Saturday 25 January 2020

'Putin, a once in a hundred years political phenomenon'

Commentators have often speculated on whom Putin was grooming as his successor. We now have the answer: no one. And this is a wise approach to the issue, because no one in Russia would be capable of filling the shoes of Vladimir Putin, who is a once in a hundred years political phenomenon. And so the shoes to be filled in 2024 and thereafter have been downsized via the power sharing provisions of the proposed constitutional reforms.

I thank my very loyal reader Toma, who provides such excellent quotations in the comments on this blog, for providing this one from Gilbert Doctorow

Vladimir Putin will not yield power, which would mean he would easily end up put in prison or blackmailed by a successor, as he blackmailed his predecessor, Boris Yeltsin, by threatening to investigate his corruption. But Mr Putin, objectionable though he is, like Donald Trump, same caveat, is a very remarkable political phenomenon. 

In some ways he is a Russian De Gaulle. He has raised Russians' morale and self-esteem a long way at a critical moment. He has also provided order, something Russians have craved throughout their history.

General De Gaulle's legacy, despite his fierce hostility to Arabs in numbers settling in metropolitan France, is a France in which they did just that. The Algerian withdrawal was followed by an Arab migration into France and Europe and by a repetition, after a pause of forty years, of the terrorism that drove the French from Algeria. Despite his wishes his idea of a "Europe de pays souverains" seems to have been defeated by integration.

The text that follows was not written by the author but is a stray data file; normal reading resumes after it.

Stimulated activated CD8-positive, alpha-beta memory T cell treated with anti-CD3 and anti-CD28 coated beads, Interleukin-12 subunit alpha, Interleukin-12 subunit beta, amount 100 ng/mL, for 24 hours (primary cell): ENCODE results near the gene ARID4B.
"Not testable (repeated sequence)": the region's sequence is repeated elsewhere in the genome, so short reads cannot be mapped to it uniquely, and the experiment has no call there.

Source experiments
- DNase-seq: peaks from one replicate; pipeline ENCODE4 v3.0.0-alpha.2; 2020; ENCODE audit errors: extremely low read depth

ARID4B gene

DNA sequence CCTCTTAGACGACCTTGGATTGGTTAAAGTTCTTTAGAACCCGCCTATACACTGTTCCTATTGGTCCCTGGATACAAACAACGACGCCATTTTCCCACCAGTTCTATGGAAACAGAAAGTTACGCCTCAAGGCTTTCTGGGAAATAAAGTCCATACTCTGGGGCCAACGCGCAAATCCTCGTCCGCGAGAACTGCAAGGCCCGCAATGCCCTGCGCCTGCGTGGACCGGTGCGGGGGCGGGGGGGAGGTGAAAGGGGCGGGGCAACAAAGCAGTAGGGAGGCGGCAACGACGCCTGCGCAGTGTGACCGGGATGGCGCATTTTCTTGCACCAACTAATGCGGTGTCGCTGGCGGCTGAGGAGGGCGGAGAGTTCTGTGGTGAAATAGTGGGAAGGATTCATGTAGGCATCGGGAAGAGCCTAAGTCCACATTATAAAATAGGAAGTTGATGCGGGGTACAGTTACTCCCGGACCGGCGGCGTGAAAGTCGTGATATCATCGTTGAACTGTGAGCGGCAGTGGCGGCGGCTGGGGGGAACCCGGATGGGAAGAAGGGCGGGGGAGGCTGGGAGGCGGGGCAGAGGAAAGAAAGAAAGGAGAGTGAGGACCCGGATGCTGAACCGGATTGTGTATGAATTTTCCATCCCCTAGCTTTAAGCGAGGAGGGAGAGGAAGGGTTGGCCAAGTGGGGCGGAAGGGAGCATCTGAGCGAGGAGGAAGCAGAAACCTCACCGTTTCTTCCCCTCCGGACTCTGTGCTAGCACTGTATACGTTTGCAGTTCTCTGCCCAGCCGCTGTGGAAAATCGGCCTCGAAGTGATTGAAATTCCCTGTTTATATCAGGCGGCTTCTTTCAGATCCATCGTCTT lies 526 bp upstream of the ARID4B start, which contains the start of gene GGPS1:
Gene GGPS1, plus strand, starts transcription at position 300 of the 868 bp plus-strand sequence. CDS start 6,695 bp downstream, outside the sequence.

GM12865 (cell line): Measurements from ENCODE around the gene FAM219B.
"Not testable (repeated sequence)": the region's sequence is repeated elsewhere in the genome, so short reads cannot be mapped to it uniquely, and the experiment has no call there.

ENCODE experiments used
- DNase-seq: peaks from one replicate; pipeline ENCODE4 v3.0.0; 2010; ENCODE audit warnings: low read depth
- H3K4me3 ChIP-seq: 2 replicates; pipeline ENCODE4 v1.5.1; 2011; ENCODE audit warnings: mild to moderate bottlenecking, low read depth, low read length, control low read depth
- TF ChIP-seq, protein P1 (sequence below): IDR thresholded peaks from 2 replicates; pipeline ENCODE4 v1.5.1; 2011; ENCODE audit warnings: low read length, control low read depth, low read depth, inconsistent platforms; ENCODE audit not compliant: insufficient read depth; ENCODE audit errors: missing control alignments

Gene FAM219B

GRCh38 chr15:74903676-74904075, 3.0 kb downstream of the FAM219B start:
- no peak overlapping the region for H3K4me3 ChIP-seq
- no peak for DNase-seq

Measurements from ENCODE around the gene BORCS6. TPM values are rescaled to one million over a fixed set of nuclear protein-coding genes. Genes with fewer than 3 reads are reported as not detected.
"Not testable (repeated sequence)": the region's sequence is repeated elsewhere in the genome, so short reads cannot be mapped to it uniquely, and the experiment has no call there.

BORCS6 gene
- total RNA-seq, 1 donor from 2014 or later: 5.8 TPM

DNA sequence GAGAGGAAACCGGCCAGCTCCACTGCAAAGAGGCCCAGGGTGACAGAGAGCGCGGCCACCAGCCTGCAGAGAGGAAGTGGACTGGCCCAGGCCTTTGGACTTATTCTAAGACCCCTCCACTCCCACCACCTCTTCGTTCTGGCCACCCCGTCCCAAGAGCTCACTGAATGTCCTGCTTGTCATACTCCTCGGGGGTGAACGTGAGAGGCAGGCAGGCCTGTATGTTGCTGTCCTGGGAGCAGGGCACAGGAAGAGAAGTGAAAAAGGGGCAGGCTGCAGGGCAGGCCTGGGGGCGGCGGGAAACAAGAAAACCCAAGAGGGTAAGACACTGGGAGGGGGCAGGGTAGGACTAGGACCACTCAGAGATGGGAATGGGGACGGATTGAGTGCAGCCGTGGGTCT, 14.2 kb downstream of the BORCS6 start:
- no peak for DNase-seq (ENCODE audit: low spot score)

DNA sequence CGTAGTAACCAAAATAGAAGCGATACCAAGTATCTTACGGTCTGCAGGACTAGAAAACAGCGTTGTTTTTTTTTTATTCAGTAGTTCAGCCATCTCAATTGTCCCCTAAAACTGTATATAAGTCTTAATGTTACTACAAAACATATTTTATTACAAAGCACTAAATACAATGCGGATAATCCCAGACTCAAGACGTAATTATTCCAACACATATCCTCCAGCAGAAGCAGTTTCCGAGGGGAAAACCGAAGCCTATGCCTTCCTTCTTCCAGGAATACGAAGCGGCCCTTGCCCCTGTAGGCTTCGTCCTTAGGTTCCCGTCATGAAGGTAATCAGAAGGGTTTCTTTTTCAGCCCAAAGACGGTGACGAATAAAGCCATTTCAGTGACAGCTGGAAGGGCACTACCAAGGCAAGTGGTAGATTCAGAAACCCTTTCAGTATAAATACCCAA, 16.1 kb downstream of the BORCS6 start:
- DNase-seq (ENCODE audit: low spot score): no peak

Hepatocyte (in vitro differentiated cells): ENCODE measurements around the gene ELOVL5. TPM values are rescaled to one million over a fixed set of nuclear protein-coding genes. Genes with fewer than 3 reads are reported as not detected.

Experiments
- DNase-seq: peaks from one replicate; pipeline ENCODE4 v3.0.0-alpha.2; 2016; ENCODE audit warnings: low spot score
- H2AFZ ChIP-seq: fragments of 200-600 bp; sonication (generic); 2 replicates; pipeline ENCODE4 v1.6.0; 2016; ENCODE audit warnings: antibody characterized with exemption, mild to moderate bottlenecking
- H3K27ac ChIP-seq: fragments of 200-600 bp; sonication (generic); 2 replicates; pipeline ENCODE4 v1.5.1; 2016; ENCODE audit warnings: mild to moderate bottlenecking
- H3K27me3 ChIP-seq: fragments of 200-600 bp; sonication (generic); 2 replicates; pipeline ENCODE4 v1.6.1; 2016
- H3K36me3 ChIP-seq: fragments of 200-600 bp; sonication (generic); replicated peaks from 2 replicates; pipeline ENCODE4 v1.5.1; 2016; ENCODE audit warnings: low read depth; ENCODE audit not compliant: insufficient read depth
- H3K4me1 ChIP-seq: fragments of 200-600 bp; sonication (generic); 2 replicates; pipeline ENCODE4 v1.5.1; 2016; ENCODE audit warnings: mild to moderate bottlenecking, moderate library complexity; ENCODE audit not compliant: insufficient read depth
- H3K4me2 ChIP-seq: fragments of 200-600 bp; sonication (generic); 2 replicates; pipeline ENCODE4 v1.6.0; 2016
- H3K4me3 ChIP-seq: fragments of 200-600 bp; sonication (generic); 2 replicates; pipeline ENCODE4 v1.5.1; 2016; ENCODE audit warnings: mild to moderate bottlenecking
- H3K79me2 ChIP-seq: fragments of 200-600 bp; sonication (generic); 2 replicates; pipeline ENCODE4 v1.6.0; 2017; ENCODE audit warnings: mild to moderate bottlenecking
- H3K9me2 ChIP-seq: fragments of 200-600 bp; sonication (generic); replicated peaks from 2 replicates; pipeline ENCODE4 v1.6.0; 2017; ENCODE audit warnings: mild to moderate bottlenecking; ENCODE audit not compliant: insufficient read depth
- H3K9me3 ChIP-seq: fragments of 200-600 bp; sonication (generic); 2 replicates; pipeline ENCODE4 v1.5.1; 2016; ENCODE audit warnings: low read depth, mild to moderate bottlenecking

We cannot guess Mr. Putin's legacy but most statesman can say at the end of their lives like Churchill, 'I have achieved much to achieve nothing at all'.

Brendan Simms thinks Mr. Putin is a danger to the EU externally and domestically. He is neither. Why should he be a danger to the EU at home? Because he is giving money, Dr Simms thinks, to identitarians and nationalists. In fact, as I heard Michael Clarke, the Director-General of Chatham House say at the Ion Ratiu centenary festival in Cluj, the West and the Russians spent enormous amounts of money and energy during the Cold War trying to influence each other's populations without any effect whatever and the same is true today.

I am sure this is true but Russian money makes a good bugbear for people who fear a return of the nation state. If Putin did win a few votes for Leave in the referendum or weakened Angela Merkel's or Hillary Clinton's popularity a little, good for him, but I don't believe it. 

Mr Obama and the unimpressive woman who runs the IMF tried to win votes for Remain but a poll showed that their interventions, made at George Osborne's request, won quite a few votes for Leave. I doubt if even the Pope telling Mr. Trump that it was wrong to build walls (an odd thought) swang a single vote.


  1. Vladimir Putin will not yield power